# Limits calculus very short question?

Can you help me to solve this limit? $\frac{\cos x}{(1-\sin x)^{2/3}}$... as $x \rightarrow \pi/2$, how can I transform this?

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$$\frac{\cos x}{(1-\sin x)^\frac23}=\frac{\cos x(1+\sin x)^\frac23}{(1-\sin^2x)^\frac23}=\frac{(1+\sin x)^\frac23}{(\cos x)^\frac13}$$

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I think you have made a mistake in your third step. $(1-\sin^2{x})^{2/3} = (\cos{x})^{4/3}$ –  Ron Gordon Feb 3 '13 at 12:20
@rlgordonma Already fixed. I deleted it temporarily as it led to the wrong conclusion. –  Mike Feb 3 '13 at 12:22

Hint: let $y = \pi/2 - x$ and take the limit as $y \rightarrow 0$.

In this case, the limit becomes

$$\lim_{y \rightarrow 0} \frac{\sin{y}}{(1-\cos{y})^{2/3}}$$

That this limit diverges to $\infty$ may be shown several ways. One way is to recognize that, in this limit, $\sin{y} \sim y$ and $1-\cos{y} \sim y^2/2$, and the limit becomes

$$\lim_{y \rightarrow 0} \frac{2^{2/3} y}{y^{4/3}} = \lim_{y \rightarrow 0} 2^{2/3} y^{-1/3}$$

which diverges.

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so the limit is zero? –  Kyle92 Feb 3 '13 at 12:13
No, it goes the opposite way, to $\infty$, which means it increases without bound. –  Ron Gordon Feb 3 '13 at 12:13
Use l'Hôpital? That's the first thing I'd try. Or expand by Taylor around the limiting value... –  vonbrand Feb 3 '13 at 20:12
@vonbrand: I do not understand your point. I did precisely the latter of your options. I simply moved the limit point to the origin as it makes things easier to look at. –  Ron Gordon Feb 3 '13 at 20:40

As $\cos x=\cos^2\frac x2-\sin^2\frac x2$ and $1-\sin x=(\cos\frac x2-\sin \frac x2)^2$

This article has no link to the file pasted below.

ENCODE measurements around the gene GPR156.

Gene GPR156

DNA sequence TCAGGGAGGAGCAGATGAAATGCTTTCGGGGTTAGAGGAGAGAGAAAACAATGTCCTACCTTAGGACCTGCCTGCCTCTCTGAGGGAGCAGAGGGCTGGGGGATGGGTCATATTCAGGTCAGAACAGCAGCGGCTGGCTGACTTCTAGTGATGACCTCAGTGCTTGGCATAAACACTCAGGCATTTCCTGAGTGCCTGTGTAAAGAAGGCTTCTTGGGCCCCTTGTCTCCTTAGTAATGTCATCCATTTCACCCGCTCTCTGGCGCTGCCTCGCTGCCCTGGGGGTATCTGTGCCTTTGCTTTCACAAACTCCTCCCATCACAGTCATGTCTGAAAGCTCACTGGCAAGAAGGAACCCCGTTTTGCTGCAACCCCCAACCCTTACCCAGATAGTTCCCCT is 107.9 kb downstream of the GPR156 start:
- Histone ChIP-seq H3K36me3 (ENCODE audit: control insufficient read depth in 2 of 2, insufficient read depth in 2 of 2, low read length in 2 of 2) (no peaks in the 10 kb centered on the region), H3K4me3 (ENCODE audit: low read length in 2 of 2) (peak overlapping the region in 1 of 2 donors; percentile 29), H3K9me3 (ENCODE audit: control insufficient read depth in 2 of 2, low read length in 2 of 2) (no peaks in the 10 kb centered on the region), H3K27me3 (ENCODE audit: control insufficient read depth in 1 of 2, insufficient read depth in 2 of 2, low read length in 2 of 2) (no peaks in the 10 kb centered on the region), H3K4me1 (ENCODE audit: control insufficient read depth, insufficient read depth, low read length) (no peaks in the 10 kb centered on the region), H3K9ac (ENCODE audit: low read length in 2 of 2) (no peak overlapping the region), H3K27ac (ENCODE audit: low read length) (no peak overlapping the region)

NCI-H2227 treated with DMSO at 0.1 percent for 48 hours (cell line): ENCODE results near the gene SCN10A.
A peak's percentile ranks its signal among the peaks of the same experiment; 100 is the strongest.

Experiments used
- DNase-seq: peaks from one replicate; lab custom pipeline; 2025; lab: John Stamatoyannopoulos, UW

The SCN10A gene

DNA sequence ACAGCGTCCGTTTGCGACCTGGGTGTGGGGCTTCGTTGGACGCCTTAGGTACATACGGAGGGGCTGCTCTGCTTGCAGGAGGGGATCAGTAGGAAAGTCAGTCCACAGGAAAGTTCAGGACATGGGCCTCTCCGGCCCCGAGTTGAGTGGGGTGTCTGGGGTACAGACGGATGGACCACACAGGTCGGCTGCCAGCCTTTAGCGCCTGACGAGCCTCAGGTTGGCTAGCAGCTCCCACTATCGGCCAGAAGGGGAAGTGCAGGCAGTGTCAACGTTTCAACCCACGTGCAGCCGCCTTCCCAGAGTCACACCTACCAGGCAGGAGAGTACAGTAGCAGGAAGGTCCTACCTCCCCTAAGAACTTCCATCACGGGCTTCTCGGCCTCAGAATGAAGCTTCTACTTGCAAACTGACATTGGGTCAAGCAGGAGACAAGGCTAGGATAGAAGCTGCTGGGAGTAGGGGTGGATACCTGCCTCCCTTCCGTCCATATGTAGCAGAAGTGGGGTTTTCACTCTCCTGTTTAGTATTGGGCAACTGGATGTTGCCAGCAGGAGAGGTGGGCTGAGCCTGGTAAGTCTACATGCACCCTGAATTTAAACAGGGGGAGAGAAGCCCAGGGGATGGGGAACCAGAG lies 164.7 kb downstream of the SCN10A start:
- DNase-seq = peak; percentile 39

$$\lim_{x\to\frac\pi2}\frac{\cos x}{(1-\sin x)^\frac23}$$

$$=\lim_{x\to\frac\pi2}\frac{(\cos\frac x2-\sin\frac x2)(\cos\frac x2+\sin\frac x2)}{(\cos\frac x2-\sin \frac x2)^\frac43}$$

$$=\lim_{x\to\frac\pi2}\frac{(\cos\frac x2+\sin\frac x2)}{(\cos\frac x2-\sin \frac x2)^\frac13} \text{ which is of the form } \frac{\sqrt2}0$$

as $x\to \frac\pi2, \frac x2\to \frac\pi4\implies \tan \frac x2\to1 \implies \tan \frac x2\ne1\implies \cos \frac x2\ne \sin\frac x2$

Alternatively,

putting $t=\tan\frac x2$ so that $x\to\frac\pi2,t\to1$ and $$\cos x=\frac{1-\tan^2\frac x2}{1+\tan^2\frac x2}=\frac{1-t^2}{1+t^2}\text {and } \sin x=\frac{2\tan\frac x2}{1+\tan^2\frac x2}=\frac{2t}{1+t^2},1-\sin x=\frac{(1-t)^2}{1+t^2}$$

So, $$\lim_{x\to\frac\pi2}\frac{\cos x}{(1-\sin x)^\frac23}$$

$$=\lim_{t\to1}\frac{(1-t^2)}{(1+t^2)}\cdot \frac{(1+t^2)^\frac23}{(1-t)^\frac43}$$

$$=\lim_{t\to1}\frac{(1+t)}{(1+t^2)^\frac13(1-t)^\frac13} \text{ which is of the form } \frac10$$

as $t\ne1$ as $t\to1$

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Then your limit is $\infty$... –  vonbrand Feb 3 '13 at 22:53
@vonbrand, ya, the limit does not converge to a finite value, hence is divergent. –  lab bhattacharjee Feb 4 '13 at 3:27